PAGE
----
Tubulocystic renal cell carcinoma

Last revised by Daniel J Bell on 8 Jul 2021

Tubulocystic renal cell carcinomas are a rare subtype of renal cell carcinoma (RCC) with predominantly cystic appearance.

Tubulocystic renal cell carcinoma was first identified as a distinct histopathologic entity in 2005, and subsequently acknowledged as an independent disease category in the 2016 WHO classification of renal tumors 1,3.

Peak incidence occurs in the 6th through 8th decades.

Males are much more commonly affected than females (7:1 ratio).

Most patients are asymptomatic and the tumor is discovered incidentally.

Macroscopically, the tumors are well-circumscribed lesions comprising extensive tiny cysts with numerous thin septa, resulting in a spongy or "bubble wrap" appearance. Microscopically, the tumor is composed of tubular and cystic spaces separated by fibrous stroma.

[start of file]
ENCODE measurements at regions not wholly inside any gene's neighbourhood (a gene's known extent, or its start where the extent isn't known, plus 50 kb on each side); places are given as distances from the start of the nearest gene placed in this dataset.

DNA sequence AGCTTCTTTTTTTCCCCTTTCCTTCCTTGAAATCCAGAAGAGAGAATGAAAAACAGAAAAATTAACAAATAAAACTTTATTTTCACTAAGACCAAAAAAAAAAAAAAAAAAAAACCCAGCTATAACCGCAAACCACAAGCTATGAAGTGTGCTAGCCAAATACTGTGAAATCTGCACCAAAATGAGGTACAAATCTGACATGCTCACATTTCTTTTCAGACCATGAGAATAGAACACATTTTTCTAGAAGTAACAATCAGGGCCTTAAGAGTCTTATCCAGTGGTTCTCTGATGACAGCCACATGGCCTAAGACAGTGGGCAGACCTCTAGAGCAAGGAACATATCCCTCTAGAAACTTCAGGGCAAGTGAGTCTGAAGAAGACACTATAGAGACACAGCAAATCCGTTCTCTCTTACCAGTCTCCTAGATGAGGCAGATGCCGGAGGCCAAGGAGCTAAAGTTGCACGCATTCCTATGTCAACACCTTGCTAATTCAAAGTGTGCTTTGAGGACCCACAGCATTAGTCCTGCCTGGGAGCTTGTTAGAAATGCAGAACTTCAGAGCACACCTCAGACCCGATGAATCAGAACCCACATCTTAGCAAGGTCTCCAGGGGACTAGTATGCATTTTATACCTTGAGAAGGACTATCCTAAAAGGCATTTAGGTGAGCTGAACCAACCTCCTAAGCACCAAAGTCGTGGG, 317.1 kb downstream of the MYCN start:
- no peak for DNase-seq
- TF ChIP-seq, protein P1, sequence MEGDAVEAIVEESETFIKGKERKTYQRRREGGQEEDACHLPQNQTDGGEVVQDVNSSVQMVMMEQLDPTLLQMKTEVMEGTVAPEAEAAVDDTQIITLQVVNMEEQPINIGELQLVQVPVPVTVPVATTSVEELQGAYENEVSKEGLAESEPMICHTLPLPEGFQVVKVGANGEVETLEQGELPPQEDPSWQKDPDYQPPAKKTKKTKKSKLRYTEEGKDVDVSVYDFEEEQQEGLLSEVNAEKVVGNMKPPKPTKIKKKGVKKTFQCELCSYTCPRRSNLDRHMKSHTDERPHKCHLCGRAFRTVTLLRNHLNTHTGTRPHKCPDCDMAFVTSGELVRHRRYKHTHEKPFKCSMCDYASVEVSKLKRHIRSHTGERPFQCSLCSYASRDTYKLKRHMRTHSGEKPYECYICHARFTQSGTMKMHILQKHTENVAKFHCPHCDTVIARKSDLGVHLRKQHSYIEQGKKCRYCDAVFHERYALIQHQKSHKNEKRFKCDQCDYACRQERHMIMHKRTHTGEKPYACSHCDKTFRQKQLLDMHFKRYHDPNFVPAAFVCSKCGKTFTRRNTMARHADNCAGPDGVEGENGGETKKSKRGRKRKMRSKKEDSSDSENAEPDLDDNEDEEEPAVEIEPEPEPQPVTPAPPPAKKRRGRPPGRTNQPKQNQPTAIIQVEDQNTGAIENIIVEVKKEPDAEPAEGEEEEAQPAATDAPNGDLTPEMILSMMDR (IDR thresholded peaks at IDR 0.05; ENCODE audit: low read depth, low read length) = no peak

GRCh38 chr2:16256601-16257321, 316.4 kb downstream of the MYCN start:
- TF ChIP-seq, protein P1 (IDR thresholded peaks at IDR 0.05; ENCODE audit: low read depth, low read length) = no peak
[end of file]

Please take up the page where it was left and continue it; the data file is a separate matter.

Limited information from genetic studies suggest gene expression similar to papillary RCC 4.

  • variable attenuation so may appear solid or cystic
  • C+: contrast enhancement is usually mild or indeterminate given small amount of solid tissue
  • T2: hyperintense due to cystic component, with septa
  • T1 C+ (Gd): mild enhancement in small solid components or wall

Surgical resection is curative.

Recurrence and/or metastasis occur in less than 10% of cases.

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